11 Therefore remember that previously you, the Gentiles in the flesh, who are called “Uncircumcision” by the so-called “Circumcision” which is performed in the flesh by human hands— 12 remember that you were at that time separate from Christ, excluded from the people of Israel, and strangers to the covenants of the promise, having no hope and without God in the world. 13 But now in Christ Jesus you who previously were far away have been brought near by the blood of Christ {Eph2:11-13)

Paul is here reminding his Gentile readers in Ephesus of their spiritual condition before their conversion. This, then, must be true of everyone by nature, for all can be said to be “strangers to the covenants of promise”. By Paul’s reckoning, all outside that covenant are “separate from Christ”, “excluded from the Israel of God”, “without hope and without God in the world”. It sounds bleak and harsh, almost Augustinian – but pause for a moment. Who was the first man to be excluded from the covenant of promise? It was a certain “Ishmael”. He was Abraham’s first-born son no less – for whom the father of faith pleaded to God in prayer, “Oh that Ishmael might prosper before You!” (Gen17:18). Abraham’s prayer was answered, well sort of: “And God said to Abraham: Sarah your wife shall bear you a son, and you shall call his name Isaac, and I will establish my covenant with him for a perpetual covenant, and with his seed after him. As for Ishmael I have also heard you. Behold, I will bless him, and increase, and multiply him exceedingly: he shall beget twelve chiefs, and I will make him a great nation. But my covenant I will establish with Isaac, whom Sarah shall bring forth this time next year”.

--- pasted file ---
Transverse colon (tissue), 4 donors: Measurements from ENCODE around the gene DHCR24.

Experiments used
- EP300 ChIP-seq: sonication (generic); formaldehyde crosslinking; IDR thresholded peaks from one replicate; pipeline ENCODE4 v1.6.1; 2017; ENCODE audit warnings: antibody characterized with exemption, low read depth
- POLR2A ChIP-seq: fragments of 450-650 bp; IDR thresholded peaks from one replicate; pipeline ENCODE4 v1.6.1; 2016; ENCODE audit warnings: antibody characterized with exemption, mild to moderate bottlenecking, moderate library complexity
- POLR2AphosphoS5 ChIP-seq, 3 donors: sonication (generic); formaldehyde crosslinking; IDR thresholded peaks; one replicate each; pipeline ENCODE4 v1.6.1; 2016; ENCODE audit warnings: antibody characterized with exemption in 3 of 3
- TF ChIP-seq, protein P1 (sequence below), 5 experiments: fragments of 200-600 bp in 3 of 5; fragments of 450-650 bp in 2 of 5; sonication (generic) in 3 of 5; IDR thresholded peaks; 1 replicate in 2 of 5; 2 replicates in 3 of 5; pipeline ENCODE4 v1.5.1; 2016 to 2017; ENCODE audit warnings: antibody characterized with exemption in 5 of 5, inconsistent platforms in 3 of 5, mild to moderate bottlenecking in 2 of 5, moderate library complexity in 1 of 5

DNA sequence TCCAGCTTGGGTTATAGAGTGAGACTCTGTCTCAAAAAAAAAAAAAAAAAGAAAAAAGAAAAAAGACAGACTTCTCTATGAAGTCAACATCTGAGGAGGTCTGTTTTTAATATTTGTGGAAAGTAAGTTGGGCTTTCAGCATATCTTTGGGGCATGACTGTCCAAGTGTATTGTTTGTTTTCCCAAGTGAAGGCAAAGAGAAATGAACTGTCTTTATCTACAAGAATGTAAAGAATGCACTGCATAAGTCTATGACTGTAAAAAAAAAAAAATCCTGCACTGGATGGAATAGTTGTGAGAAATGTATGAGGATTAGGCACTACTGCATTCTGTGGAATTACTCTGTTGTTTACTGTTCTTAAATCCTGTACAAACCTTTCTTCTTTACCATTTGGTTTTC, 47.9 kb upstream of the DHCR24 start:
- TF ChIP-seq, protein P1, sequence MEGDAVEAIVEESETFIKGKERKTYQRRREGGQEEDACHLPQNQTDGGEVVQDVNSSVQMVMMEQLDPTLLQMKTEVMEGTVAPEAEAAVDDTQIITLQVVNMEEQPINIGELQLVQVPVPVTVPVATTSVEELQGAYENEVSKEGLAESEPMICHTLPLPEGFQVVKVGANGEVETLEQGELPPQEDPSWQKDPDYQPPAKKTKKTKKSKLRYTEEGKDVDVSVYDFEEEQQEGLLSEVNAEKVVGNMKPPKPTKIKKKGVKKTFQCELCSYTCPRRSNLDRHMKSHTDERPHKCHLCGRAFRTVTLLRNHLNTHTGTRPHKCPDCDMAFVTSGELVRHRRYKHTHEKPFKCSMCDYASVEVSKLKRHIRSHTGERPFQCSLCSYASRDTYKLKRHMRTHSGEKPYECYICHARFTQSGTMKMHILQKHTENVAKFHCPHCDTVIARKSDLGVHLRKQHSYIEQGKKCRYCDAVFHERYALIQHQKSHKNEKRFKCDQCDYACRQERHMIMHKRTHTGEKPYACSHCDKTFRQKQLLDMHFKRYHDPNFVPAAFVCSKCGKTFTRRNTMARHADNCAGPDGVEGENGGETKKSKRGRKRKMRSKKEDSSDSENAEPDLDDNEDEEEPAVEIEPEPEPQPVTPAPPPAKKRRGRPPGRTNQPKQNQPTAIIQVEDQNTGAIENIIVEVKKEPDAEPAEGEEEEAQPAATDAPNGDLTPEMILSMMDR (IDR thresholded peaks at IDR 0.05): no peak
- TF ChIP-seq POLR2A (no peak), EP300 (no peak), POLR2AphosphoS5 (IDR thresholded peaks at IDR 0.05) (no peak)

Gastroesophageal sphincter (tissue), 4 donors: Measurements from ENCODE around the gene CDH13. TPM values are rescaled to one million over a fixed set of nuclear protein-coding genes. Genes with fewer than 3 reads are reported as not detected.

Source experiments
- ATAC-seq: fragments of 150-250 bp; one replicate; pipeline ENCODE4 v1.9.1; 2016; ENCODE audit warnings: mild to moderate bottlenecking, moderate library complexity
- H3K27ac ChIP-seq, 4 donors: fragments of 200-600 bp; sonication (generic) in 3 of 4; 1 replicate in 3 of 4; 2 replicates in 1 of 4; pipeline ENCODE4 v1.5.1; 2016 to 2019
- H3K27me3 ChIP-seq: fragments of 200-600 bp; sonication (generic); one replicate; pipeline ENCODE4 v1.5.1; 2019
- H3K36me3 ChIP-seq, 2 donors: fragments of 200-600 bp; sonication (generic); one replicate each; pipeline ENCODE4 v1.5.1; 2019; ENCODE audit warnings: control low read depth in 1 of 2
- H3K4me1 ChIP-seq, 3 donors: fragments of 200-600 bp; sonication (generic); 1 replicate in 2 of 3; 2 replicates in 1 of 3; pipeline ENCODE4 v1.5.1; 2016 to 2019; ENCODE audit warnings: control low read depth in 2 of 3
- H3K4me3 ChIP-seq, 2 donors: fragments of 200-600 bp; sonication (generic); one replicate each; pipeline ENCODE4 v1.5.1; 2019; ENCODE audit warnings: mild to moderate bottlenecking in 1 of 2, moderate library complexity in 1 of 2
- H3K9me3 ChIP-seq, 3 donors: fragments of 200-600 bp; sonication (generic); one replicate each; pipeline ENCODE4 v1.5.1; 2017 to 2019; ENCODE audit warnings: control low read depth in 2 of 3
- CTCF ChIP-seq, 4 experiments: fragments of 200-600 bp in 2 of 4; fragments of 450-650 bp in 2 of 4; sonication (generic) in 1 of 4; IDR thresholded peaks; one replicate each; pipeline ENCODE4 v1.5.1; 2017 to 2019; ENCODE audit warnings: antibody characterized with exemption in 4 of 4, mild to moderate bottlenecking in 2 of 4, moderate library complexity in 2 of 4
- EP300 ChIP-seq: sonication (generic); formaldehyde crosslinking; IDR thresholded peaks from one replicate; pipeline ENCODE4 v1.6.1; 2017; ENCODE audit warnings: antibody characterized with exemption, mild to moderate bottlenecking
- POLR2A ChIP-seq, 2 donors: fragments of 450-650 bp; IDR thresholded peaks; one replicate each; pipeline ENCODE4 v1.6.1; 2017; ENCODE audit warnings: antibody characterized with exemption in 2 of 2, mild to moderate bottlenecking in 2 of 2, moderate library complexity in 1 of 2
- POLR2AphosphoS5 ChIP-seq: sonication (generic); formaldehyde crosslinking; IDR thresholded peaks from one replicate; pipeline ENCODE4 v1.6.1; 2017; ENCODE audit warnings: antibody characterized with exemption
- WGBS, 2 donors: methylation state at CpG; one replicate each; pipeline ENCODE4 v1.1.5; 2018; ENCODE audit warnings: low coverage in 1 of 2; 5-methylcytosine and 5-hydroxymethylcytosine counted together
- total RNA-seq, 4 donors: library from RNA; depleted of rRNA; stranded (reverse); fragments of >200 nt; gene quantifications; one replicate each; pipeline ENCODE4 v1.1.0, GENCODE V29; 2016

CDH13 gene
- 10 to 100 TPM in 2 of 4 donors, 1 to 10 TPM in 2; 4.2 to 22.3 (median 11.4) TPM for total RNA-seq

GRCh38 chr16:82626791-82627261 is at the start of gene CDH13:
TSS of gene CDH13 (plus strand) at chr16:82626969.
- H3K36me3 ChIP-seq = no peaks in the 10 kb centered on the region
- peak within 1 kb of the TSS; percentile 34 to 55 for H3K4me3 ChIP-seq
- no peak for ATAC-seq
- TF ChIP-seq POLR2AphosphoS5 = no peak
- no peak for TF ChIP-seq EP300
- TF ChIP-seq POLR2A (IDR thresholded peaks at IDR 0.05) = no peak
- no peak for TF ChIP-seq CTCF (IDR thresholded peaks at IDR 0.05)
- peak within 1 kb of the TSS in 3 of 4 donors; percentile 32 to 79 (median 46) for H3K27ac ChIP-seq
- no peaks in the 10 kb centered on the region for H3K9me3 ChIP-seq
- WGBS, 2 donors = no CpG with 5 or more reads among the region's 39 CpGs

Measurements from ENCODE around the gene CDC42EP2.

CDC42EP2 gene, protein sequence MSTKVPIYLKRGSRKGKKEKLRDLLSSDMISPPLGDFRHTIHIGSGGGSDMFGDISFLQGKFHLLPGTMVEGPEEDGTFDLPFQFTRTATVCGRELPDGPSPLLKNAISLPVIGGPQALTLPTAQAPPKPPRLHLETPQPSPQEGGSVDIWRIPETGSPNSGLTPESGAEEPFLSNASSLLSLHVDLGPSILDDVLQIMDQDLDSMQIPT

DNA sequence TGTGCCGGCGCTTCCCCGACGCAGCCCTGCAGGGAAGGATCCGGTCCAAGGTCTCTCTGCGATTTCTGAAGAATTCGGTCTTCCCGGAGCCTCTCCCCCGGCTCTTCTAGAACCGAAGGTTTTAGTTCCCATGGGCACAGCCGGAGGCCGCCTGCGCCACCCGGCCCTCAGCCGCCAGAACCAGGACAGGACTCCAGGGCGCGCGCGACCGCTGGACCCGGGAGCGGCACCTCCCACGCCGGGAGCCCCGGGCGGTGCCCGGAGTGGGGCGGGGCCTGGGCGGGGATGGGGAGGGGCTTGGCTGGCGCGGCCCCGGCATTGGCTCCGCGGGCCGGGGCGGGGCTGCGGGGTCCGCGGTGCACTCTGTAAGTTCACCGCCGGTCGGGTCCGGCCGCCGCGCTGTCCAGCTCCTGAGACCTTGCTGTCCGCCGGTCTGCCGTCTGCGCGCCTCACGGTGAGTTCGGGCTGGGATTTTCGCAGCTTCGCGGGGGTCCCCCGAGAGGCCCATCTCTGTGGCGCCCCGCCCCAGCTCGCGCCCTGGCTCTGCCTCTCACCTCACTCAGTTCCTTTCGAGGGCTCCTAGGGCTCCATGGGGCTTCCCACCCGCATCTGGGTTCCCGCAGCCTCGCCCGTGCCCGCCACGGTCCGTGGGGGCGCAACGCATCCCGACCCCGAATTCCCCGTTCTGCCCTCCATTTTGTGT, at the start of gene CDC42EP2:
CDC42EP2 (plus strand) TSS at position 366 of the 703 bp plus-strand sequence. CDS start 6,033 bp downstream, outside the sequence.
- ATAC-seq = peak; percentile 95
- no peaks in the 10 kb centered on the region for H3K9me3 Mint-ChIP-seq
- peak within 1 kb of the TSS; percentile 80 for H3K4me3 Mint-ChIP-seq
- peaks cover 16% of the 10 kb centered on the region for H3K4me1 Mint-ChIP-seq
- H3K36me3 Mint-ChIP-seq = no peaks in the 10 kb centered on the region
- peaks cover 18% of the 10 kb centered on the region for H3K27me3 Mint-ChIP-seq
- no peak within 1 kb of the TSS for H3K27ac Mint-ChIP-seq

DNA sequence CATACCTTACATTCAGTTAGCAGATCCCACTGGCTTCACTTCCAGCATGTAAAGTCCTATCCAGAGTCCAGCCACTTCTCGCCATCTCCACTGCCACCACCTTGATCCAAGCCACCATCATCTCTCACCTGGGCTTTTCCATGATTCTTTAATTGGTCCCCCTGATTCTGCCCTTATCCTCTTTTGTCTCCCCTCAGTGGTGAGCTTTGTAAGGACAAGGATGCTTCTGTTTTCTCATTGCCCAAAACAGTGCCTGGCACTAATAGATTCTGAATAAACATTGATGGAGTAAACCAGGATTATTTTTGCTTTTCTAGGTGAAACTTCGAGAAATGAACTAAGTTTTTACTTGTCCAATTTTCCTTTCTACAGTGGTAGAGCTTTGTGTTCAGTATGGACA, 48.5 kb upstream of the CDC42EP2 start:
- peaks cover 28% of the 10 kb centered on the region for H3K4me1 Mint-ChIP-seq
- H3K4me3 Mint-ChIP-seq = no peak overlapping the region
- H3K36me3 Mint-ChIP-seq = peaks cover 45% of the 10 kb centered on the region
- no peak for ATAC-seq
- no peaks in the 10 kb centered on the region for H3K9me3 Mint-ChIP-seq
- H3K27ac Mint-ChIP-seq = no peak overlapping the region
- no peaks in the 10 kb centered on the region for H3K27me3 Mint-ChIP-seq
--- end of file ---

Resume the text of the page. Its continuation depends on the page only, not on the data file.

God’s redemptive plan for the world was undoubtedly to be focused around Christ. However, chronologically speaking, the first stage was to establish a people with whom the Creator would especially relate, and that was initiated by the call of Abraham. Such people would still be in sinful flesh, so they were to be provided with laws “to deter offences” and so that they might live, behave and worship in accordance with God’s will. But what of the rest of humanity? Moses later provided a clue: “Look, as JHWE my God commanded me, I have taught you laws and customs for you to observe in the country in which you are to take possession. Keep them and put them into practice and other peoples will admire your wisdom and prudence. Once they know what all these laws are, they will exclaim “No other people are as wise and prudent as this great nation Israel” (Deut4:5,6). So the children of promise were intended to be a light and bridgehead of salvation to the rest of the world. In God’s own words Isaac’s seed were “My own special treasure among all the peoples, for all the earth is Mine – you shall be to Me a kingdom of priests and a holy nation” (Ex19:5-6). That is the context of the “children of promise” in both the Old and New Testaments (cf. 1Pet2:9). But those of the Old Testament would be the seed of Abraham’s second son Isaac rather than Ishmael.  Similarly for the New Covenant in Christ’s blood, “You, (Galatian Christians), like Isaac, are the children of promise (Gal4:28).